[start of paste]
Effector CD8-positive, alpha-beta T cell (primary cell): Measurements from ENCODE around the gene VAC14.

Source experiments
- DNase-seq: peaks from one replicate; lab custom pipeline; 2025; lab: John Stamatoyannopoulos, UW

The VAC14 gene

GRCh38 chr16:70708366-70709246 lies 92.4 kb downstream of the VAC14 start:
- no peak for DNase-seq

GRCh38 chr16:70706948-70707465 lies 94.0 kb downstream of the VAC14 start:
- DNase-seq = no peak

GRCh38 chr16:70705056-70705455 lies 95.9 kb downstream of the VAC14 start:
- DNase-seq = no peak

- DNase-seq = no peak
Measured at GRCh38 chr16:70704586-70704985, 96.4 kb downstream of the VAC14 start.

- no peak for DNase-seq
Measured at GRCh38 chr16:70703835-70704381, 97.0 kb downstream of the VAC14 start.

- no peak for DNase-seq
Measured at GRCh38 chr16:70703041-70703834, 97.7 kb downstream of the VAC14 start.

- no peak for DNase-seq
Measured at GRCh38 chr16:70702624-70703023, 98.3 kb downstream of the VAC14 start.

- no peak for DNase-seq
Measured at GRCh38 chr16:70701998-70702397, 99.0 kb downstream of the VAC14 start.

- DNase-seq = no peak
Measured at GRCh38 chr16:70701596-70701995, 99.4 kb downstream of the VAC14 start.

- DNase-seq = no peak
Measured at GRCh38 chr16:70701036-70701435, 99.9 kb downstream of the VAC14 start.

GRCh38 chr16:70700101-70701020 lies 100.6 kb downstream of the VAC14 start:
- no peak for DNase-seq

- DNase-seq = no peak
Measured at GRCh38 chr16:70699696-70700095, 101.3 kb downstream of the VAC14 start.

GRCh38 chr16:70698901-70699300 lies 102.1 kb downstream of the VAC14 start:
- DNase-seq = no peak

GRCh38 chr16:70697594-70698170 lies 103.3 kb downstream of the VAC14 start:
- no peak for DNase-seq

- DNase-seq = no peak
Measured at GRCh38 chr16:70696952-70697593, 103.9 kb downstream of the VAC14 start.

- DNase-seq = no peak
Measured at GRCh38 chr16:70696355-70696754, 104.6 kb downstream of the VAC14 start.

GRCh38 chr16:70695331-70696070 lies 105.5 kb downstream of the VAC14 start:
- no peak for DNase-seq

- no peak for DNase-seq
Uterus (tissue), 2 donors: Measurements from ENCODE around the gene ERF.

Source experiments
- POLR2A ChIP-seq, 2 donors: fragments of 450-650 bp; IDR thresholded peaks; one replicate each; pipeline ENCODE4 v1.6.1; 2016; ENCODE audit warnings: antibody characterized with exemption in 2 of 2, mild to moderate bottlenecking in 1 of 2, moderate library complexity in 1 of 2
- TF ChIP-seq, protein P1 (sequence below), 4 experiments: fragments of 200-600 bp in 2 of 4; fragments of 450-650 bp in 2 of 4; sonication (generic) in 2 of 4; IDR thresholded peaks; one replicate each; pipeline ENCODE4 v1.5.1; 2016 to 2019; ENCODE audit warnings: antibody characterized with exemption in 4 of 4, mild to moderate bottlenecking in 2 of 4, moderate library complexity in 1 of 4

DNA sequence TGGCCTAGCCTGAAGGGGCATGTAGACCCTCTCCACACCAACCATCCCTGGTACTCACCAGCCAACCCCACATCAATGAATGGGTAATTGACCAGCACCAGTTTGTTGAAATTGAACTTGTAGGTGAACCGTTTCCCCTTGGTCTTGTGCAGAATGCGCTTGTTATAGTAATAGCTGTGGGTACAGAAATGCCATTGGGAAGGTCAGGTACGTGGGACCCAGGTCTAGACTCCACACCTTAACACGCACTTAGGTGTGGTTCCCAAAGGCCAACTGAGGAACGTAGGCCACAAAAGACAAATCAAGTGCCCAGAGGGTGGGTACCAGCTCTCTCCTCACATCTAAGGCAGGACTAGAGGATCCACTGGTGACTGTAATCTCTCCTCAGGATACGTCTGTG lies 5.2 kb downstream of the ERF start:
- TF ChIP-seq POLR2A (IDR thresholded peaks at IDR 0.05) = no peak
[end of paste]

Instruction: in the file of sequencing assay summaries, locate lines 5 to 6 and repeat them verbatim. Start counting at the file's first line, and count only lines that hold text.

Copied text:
GRCh38 chr16:70708366-70709246 lies 92.4 kb downstream of the VAC14 start:
- no peak for DNase-seq